HOW DO WOMEN GET REMEMBERED?

HOW DO WOMEN GET REMEMBERED?

4 Jan 2021 - 15:19 BY Tessa Boase

Discovering the work of two key past women leads Arts Society Lecturer Tessa Boase to ask: why did they disappear from history, and how do we bring them back?

Tessa Boase


If you type the words ‘forgotten women’ into Google, you might be surprised at the volume of blogs and spreadsheets containing unfamiliar names. ‘Eleven forgotten women who invented the British Industrial Revolution’; ‘The Women Painters Overlooked by Art History’; ‘Seven Remarkable Black Women Who Shaped British History’... The stories of a small army of invisible high achievers are now being disinterred. If only we knew where to look, more women could be added to the syllabus, remembered by statues or written into histories. Our grasp of the past might be transformed. Bold futures might take shape in young girls’ minds.

You could argue that the inventor of powdered mustard, Mrs Clements of Durham (1720), is at least as deserving of recognition as the inventor of the friction match, John Walker (1826), whose statue now stands in Stockton. But the domestic has, historically, been belittled, along with other ‘soft’ female concerns. We have room for a Florence Nightingale or an Edith Cavell, selflessly serving the male arena of war. But what of the women behind food hygiene, parenting and animal rights?


Emily Williamson. Image courtesy Tessa Boase


Take the buried story of Emily Williamson. In 1889 this 34-year-old solicitor’s wife from Didsbury founded what grew to be Britain’s biggest conservation movement, the Society for the Protection of Birds (later the RSPB). Her protest against feathered hats snowballed, and those same Victorian ornithologists who’d derided her all-female campaign stepped smartly in to run the show. Emily’s part in crushing the mighty plumage trade was forgotten, even by her family.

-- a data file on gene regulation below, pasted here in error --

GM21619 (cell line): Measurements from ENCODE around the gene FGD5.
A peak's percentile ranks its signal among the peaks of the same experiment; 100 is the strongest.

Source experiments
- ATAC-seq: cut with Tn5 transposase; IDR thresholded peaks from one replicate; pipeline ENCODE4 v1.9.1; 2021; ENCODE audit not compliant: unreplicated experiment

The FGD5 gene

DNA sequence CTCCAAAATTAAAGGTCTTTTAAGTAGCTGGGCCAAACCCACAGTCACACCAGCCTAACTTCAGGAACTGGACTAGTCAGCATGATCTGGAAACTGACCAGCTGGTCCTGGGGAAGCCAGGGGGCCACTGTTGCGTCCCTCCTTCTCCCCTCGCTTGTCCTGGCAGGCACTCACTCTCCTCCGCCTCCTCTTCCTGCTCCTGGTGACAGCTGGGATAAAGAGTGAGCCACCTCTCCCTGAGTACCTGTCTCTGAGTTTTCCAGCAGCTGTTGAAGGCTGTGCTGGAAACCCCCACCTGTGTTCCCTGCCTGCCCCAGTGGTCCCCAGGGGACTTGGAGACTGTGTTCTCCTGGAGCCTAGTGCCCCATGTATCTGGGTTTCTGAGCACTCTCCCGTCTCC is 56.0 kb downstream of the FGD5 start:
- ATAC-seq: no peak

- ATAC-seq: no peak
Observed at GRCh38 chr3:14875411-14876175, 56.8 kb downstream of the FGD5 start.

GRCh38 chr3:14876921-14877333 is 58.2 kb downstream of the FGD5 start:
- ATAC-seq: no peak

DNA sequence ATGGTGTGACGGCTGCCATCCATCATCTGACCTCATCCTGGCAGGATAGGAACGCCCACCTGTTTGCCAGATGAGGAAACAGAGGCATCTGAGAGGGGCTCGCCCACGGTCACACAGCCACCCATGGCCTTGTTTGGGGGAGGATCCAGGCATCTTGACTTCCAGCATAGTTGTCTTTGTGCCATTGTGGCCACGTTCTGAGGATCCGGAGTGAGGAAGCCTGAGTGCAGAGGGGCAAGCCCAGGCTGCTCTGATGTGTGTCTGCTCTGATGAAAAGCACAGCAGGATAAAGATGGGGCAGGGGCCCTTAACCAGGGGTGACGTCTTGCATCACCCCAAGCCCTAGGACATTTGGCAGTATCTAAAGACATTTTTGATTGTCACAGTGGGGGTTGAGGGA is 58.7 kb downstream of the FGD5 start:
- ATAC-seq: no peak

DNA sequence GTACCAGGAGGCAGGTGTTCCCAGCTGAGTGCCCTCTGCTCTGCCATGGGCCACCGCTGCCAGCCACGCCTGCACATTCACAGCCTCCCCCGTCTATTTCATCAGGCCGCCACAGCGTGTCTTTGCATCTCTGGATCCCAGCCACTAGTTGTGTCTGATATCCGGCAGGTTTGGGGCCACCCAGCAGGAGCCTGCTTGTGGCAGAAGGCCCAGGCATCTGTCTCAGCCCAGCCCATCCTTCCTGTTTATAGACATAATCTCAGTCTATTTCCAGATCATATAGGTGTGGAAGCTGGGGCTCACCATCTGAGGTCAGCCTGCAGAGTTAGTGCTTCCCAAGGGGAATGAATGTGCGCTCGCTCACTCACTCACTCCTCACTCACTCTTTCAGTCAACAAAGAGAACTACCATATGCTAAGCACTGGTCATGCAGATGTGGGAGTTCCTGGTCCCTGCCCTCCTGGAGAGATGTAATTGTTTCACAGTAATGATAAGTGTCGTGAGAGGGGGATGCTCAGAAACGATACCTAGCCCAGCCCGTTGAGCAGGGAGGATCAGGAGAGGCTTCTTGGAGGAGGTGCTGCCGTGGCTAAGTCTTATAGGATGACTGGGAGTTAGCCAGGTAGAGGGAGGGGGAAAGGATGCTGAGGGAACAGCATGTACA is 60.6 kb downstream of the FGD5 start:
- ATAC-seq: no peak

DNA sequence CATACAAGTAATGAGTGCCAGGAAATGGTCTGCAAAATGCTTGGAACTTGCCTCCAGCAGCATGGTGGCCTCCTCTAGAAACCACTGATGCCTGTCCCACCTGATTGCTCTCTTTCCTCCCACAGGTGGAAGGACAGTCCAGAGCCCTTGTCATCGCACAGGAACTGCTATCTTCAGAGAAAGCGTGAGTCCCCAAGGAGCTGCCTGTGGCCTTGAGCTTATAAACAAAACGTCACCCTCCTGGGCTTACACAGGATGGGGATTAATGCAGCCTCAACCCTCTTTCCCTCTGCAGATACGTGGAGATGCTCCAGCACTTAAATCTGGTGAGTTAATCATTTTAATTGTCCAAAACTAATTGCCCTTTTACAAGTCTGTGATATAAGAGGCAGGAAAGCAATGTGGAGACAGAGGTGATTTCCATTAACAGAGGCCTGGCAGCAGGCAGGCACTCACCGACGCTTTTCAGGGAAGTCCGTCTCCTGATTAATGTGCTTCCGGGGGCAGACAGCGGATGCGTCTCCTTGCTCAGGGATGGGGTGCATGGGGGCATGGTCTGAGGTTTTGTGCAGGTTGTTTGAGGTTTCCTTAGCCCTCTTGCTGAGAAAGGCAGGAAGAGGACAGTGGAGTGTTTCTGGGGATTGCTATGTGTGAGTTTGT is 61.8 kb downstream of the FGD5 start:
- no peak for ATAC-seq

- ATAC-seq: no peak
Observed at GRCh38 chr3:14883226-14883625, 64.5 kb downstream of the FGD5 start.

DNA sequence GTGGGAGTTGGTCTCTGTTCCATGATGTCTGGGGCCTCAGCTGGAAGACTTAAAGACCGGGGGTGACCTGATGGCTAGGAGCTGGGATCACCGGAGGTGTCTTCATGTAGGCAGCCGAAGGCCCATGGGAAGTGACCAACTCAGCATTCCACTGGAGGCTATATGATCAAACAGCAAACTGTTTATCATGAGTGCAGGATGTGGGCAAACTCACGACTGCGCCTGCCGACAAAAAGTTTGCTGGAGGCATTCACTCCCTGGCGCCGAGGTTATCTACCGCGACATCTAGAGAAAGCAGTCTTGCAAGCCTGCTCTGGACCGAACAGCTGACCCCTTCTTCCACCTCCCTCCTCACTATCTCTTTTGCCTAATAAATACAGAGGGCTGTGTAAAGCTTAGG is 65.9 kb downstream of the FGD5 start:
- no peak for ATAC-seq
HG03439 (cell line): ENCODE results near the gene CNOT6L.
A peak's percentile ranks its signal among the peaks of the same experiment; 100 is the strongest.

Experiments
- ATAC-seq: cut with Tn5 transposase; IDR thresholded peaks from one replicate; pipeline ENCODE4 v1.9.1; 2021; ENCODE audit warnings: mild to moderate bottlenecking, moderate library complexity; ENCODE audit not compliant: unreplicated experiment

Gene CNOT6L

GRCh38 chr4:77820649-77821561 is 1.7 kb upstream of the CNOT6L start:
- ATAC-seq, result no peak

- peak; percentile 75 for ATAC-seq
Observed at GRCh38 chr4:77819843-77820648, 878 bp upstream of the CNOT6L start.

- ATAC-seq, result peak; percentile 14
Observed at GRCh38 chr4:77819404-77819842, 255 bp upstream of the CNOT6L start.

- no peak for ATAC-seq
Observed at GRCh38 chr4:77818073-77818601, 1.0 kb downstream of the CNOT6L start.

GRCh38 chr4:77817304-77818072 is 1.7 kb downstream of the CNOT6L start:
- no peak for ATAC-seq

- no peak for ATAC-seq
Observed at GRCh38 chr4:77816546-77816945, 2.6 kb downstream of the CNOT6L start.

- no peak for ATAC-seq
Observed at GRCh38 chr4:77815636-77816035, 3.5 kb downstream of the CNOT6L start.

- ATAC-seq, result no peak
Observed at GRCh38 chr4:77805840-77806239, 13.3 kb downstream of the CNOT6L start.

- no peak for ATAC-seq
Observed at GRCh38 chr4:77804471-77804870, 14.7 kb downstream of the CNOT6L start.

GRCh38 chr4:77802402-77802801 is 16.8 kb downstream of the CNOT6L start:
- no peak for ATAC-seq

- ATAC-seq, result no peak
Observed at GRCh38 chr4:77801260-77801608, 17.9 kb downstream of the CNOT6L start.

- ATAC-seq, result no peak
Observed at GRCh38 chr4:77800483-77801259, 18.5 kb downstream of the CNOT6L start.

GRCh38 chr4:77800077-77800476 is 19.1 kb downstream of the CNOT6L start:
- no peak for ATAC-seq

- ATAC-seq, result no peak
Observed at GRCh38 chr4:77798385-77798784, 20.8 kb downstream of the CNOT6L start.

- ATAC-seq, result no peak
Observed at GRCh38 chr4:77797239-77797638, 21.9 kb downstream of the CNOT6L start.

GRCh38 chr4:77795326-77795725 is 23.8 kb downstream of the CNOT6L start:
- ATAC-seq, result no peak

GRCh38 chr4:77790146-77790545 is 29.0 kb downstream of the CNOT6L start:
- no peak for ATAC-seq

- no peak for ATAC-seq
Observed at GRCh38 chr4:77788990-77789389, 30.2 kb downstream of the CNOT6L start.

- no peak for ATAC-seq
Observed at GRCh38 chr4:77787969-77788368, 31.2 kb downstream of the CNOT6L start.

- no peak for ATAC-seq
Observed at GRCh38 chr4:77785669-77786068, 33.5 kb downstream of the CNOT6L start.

In 1989, at its centenary, the RSPB chose to mark its origins with a plaque – one that omitted to name-check its founder. Instead, the society’s then president, Magnus Magnusson, got his name in capitals. That seems to me symbolic of the forces at play. It illustrates the fact that men have a tendency to shout louder – then, and now. It shows us the essential modesty of women in Emily’s era. ‘Great Aunt Emily? Founder of the RSPB?’ spluttered her great-nephew, the scientist Sir Patrick Bateson, in astonishment when I contacted him, asking if there was perhaps a photograph. (There was: no one had asked before.)


‘THE STORIES OF A SMALL ARMY OF INVISIBLE HIGH ACHIEVERS ARE NOW BEING DISINTERRED’


As long as Emily remained faceless, it was easy to suppress her. When you have a face, you have a personality – and then you have a story. Yet I had to question my elation on discovering her to be so young and beautiful. I admit my first thought was ‘Ah, now she’ll be remembered’. And so it has proved. Her very unknowability, those dark, unfathomable eyes, have made her an everywoman for nature lovers. It’s easy to adopt an Emily. But what if a woman’s face was unappealing to the eye? What if she was cantankerous? Etta Lemon is another RSPB unsung heroine: the dynamo who ran the society from 1889 to 1939. She had, according to one male staffer, ‘a face like a rat trap’. But does this mean that, unlike Emily, she should not be remembered? Her portrait latterly hung in the staff canteen, a target for lobbed peas. By then, nobody knew who she was.


Portrait of Etta Lemon


Happily, we value different qualities in women today. Bloody-mindedness can be a virtue; look at Greta Thunberg, the young climate change activist soon to be unveiled in bronze at Winchester University. Where a period eye saw sulkiness or intractability in Etta’s face, a modern eye might see steely determination. We need to breathe life back into those forgotten women – and if that means applying a 21st-century gaze, so much the better.


OUR EXPERT’S STORY

• Tessa Boase is a journalist and social historian who combines writing with teaching and lecturing. She uncovers the untold women’s story of the early RSPB in her book Mrs Pankhurst’s Purple Feather: Fashion, Fury and Feminism – Women’s Fight for Change

• You can learn more about the campaign for a statue of Emily Williamson at emilywilliamsonstatue.com


This feature first appeared in The Arts Society Magazine, Winter 2020

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